About nine months ago, Kelly Kenney was out for a walk one day. She encountered fairy garden. For those of you, like me, who had no clue about the existence of something like a fairy garden. Perhaps I have lived a sheltered life. In an opening in the concrete on a paved sidewalk, just like the openings at regular intervals up and down the street, years ago, workers had planted a tree. At this tree, a four-year-old girl, I suspect with the help of her mother, built a “fairy garden.” In the dirt around the base of the tree were several trinkets. They varied in size, color and more. Kelly Kenney stopped and admired the little garden.
As Kenney continued her walk, but now on her way home, she felt an idea take over her that led to thoughts like, what name her “fairy” altar ego would have. “My imagination just kind of took over and I just started thinking, ‘Well, maybe if I left a note as a fairy, that would be really fun to do.'” The next night, that is just what she did, writing, “My name is Sapphire,” she wrote. “I am one of the fairies who lives in this tree.”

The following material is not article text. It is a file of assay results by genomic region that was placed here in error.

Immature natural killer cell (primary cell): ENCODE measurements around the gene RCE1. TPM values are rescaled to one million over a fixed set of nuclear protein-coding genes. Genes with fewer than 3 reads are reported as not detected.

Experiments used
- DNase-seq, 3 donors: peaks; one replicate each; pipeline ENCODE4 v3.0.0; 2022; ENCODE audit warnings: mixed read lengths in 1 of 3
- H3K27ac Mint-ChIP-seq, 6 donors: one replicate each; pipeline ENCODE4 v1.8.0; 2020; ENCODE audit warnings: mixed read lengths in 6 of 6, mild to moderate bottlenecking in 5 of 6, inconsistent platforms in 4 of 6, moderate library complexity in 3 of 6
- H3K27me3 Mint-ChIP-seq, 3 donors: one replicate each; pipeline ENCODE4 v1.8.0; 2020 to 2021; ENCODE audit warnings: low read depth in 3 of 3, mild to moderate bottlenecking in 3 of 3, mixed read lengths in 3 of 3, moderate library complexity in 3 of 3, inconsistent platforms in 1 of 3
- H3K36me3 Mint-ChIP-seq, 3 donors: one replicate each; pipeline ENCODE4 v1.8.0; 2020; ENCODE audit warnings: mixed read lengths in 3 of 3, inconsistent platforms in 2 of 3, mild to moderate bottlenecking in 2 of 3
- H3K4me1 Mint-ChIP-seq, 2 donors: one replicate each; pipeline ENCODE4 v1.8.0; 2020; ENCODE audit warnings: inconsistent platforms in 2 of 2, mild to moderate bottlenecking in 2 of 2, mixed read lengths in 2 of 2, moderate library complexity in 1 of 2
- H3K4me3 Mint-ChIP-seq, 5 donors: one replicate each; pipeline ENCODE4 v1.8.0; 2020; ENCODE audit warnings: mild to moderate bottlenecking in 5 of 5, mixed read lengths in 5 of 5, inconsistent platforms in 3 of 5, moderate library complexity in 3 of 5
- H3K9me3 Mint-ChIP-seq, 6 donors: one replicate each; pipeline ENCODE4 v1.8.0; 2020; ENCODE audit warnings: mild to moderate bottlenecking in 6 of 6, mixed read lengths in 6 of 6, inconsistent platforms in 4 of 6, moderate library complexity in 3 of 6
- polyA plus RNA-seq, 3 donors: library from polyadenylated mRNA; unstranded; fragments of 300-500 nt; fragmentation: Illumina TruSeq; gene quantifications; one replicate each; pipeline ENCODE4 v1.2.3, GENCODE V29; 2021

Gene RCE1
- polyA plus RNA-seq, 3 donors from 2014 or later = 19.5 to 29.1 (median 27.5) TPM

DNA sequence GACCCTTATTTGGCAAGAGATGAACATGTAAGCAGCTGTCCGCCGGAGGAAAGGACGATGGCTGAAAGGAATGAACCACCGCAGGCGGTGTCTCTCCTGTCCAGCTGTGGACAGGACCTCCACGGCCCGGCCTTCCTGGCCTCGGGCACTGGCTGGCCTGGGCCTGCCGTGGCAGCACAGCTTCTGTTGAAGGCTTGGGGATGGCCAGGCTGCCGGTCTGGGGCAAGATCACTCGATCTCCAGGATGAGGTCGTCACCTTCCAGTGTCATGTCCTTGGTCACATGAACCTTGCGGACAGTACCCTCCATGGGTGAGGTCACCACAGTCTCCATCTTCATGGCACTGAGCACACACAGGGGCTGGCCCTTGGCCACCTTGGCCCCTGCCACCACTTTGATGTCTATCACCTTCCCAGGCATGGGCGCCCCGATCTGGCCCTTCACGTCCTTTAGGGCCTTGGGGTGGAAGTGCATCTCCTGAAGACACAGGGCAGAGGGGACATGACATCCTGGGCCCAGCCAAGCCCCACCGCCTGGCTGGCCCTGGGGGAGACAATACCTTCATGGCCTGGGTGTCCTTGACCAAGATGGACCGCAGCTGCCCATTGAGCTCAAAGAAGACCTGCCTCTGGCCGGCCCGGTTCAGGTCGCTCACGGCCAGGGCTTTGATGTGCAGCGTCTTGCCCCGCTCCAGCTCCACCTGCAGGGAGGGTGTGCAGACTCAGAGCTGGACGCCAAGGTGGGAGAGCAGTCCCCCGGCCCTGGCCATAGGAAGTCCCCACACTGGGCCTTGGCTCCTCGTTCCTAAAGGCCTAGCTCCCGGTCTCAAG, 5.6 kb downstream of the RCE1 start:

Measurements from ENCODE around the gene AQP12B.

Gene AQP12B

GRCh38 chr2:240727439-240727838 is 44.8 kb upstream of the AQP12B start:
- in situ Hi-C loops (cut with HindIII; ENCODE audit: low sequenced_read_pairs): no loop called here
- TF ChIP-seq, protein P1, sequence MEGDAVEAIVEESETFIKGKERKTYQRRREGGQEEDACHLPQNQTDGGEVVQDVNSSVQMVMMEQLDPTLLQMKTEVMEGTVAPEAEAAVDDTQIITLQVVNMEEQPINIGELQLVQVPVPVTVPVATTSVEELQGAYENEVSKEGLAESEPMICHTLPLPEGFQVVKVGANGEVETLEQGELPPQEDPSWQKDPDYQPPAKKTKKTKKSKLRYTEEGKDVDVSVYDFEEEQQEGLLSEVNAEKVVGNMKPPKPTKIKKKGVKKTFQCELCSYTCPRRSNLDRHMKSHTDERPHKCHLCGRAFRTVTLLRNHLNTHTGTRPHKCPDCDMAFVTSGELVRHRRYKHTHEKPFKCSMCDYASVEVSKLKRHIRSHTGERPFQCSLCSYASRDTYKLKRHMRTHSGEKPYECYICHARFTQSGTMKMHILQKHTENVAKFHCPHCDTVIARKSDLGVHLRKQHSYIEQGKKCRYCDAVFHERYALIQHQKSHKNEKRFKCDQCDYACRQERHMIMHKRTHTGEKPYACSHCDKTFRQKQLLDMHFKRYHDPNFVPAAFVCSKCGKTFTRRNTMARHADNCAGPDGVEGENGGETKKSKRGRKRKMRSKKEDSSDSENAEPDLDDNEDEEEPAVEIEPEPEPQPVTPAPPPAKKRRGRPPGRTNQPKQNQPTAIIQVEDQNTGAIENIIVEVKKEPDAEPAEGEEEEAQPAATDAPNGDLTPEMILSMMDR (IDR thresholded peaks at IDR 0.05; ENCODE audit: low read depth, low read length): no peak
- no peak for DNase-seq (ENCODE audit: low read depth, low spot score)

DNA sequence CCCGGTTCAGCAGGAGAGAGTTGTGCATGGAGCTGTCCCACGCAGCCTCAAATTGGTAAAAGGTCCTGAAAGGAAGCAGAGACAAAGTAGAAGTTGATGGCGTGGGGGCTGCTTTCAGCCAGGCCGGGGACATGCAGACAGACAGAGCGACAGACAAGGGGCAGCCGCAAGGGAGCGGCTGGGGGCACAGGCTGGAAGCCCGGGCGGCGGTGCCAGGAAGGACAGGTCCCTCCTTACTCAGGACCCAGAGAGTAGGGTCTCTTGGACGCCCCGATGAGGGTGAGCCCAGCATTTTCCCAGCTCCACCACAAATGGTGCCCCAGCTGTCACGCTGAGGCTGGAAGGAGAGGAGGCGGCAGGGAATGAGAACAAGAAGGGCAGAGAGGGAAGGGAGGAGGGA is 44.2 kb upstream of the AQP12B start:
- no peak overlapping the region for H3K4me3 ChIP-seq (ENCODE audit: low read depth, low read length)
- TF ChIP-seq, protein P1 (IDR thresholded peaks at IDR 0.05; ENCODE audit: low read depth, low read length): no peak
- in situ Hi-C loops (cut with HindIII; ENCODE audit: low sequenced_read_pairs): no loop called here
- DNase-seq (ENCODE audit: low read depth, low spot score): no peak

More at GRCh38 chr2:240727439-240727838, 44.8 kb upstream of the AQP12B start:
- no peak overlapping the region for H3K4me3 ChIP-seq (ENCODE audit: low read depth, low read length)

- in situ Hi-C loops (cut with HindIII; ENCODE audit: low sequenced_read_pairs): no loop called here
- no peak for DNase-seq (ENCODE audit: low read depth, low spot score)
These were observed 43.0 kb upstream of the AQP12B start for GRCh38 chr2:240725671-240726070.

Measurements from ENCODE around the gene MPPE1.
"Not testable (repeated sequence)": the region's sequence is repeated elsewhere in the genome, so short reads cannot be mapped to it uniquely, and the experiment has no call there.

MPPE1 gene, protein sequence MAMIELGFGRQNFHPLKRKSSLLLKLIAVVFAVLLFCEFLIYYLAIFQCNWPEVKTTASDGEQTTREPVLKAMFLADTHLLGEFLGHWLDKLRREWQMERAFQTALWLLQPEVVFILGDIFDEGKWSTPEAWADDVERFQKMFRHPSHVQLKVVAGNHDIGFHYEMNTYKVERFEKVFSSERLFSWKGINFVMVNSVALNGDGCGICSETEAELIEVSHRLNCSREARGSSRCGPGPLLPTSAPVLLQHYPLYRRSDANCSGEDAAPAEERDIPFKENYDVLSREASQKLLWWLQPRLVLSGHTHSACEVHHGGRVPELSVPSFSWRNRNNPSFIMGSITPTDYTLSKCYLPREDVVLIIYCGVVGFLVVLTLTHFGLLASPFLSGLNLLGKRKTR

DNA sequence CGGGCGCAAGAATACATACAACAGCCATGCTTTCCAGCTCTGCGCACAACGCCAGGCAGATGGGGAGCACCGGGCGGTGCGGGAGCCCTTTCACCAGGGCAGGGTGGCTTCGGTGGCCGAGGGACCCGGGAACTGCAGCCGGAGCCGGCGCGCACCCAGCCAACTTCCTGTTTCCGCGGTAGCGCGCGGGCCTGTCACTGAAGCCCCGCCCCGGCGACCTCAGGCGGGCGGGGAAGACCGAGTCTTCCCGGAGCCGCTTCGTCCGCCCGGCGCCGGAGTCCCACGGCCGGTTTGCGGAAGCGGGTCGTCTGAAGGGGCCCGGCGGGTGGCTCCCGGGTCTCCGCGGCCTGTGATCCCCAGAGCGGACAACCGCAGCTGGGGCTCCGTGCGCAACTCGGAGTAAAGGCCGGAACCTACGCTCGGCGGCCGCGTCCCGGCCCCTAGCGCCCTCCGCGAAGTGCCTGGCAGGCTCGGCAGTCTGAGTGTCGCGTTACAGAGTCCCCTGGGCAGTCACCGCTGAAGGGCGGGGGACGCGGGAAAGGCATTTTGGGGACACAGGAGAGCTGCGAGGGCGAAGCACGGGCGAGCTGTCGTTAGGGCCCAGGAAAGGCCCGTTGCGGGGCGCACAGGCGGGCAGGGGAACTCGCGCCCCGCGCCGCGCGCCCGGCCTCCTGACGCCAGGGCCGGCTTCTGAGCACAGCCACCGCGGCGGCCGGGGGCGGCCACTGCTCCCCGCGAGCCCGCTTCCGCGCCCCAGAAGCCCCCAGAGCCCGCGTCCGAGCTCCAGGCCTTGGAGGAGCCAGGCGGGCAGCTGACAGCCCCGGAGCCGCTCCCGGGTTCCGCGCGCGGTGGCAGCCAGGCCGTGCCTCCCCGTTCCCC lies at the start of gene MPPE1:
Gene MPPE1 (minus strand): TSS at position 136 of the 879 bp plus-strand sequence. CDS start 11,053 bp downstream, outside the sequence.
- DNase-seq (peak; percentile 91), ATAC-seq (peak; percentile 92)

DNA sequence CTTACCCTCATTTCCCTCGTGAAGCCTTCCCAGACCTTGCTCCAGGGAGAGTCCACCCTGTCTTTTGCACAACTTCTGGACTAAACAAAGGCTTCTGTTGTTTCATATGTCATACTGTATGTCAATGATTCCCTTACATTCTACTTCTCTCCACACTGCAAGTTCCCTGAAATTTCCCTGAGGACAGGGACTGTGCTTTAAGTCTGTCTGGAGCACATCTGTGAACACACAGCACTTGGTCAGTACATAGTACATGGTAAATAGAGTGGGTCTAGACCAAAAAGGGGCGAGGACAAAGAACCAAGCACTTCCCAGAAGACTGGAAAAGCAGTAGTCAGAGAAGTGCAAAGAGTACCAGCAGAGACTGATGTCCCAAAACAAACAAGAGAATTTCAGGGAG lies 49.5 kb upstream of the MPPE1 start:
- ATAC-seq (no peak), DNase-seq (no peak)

“Fairy garden” architect, four-year-old Eliana and her mother not only found the note that Sapphire left in the garden, they wrote back. Those letters, those bits of communications, have gone on to become a great friendship between a woman portraying a fairy and a little girl. Over the past nine months (about the length of time we have been dealing with a virus that seems to continue to drive wedges between us all, something special has happened. In that time there have been letters, gifts, personal photos and glitter exchanged. Eliana’s mom, Emily, must be pretty special too. That much glitter means glitter everywhere and it would make me crazy. For all of them, 2020 may not have been the worst year ever as so many complained. A special friendship began to emerge. Many parents might have feared what was growing, but Emily was always with Eliana when she went out to the garden and as they found new things, Emily was thrilled.